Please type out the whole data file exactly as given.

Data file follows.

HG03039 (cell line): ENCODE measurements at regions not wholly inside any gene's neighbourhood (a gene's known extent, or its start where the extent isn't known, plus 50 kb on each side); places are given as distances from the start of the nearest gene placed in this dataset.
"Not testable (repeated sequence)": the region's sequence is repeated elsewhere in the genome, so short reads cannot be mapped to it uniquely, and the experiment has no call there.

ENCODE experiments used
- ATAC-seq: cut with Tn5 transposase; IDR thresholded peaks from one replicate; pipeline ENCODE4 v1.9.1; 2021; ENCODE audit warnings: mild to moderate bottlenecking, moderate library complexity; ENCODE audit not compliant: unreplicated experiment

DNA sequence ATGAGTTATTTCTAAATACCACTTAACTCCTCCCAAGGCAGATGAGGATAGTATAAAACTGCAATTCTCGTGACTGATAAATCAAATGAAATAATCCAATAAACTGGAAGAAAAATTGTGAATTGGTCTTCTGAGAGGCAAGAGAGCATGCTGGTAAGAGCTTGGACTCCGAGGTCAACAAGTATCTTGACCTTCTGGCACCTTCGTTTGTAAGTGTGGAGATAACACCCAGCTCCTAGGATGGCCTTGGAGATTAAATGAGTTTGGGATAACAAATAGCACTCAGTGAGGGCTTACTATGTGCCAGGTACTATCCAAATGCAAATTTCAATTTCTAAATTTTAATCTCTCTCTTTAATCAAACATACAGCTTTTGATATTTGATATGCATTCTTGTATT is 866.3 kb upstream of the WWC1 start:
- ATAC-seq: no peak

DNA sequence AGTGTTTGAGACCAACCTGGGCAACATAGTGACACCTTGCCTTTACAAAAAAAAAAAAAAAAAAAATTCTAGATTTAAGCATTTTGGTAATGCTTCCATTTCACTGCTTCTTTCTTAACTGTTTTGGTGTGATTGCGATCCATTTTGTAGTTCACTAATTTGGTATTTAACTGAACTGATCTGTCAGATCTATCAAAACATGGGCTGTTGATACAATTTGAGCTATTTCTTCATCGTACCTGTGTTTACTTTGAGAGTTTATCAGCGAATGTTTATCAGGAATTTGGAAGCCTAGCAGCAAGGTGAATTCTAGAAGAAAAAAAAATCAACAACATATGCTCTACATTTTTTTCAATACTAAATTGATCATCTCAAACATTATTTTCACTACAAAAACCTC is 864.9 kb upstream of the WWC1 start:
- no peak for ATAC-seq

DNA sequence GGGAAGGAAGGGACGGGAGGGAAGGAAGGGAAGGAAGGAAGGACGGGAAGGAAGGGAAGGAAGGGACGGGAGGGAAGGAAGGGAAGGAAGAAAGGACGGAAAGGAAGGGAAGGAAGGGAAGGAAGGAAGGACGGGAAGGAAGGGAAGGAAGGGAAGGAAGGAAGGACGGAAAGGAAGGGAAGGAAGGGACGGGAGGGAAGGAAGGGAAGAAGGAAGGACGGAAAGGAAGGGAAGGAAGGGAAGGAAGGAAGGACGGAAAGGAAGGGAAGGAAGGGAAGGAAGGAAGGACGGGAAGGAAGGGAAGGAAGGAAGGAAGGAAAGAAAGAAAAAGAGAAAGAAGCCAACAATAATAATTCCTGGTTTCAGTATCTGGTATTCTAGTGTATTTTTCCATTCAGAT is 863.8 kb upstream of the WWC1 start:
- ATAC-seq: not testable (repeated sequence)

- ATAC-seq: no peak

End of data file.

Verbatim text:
HG03039 (cell line): ENCODE measurements at regions not wholly inside any gene's neighbourhood (a gene's known extent, or its start where the extent isn't known, plus 50 kb on each side); places are given as distances from the start of the nearest gene placed in this dataset.
"Not testable (repeated sequence)": the region's sequence is repeated elsewhere in the genome, so short reads cannot be mapped to it uniquely, and the experiment has no call there.

ENCODE experiments used
- ATAC-seq: cut with Tn5 transposase; IDR thresholded peaks from one replicate; pipeline ENCODE4 v1.9.1; 2021; ENCODE audit warnings: mild to moderate bottlenecking, moderate library complexity; ENCODE audit not compliant: unreplicated experiment

DNA sequence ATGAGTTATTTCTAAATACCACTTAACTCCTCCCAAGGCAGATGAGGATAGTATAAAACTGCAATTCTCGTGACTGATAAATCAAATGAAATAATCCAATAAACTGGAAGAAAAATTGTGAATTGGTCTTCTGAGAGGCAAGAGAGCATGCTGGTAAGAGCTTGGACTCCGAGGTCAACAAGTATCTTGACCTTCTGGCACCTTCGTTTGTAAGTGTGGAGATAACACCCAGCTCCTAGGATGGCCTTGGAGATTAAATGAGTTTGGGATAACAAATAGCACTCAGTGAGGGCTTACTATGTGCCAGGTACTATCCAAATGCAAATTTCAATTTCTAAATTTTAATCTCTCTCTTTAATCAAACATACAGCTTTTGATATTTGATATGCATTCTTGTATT is 866.3 kb upstream of the WWC1 start:
- ATAC-seq: no peak

DNA sequence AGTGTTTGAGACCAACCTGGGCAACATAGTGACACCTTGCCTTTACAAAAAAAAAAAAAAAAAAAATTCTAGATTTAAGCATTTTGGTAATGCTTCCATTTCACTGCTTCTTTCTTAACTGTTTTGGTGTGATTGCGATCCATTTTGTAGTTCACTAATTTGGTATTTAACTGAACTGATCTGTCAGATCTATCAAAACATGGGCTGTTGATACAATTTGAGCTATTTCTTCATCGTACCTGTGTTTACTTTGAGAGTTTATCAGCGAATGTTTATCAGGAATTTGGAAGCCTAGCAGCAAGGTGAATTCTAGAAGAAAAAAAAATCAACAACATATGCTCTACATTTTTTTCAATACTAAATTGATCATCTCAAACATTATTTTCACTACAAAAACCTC is 864.9 kb upstream of the WWC1 start:
- no peak for ATAC-seq

DNA sequence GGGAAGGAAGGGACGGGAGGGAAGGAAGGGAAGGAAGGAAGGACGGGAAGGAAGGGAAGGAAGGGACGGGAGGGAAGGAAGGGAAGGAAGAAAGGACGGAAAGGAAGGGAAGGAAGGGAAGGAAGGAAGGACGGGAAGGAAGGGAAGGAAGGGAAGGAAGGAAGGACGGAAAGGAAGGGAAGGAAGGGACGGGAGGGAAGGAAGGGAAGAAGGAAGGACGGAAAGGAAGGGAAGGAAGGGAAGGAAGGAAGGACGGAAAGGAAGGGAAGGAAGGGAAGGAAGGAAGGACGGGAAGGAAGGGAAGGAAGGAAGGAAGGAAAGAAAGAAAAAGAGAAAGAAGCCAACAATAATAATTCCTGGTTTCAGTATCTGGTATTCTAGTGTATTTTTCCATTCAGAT is 863.8 kb upstream of the WWC1 start:
- ATAC-seq: not testable (repeated sequence)

- ATAC-seq: no peak